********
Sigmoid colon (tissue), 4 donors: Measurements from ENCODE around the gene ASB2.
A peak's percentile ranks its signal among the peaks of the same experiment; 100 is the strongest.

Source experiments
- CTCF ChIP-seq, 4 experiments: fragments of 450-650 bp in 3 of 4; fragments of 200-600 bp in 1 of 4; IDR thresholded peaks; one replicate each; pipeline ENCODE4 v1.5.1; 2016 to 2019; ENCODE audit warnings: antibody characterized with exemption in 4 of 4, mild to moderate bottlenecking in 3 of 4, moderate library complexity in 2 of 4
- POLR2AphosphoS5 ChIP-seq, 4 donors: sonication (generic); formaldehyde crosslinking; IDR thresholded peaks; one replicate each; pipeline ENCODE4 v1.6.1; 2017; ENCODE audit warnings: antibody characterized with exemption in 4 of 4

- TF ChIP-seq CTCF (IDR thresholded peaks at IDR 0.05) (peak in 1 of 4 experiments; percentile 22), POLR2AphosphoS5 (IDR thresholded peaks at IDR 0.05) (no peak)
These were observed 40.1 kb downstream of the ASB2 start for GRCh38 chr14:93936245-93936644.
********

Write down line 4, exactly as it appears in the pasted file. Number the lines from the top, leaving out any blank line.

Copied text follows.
- CTCF ChIP-seq, 4 experiments: fragments of 450-650 bp in 3 of 4; fragments of 200-600 bp in 1 of 4; IDR thresholded peaks; one replicate each; pipeline ENCODE4 v1.5.1; 2016 to 2019; ENCODE audit warnings: antibody characterized with exemption in 4 of 4, mild to moderate bottlenecking in 3 of 4, moderate library complexity in 2 of 4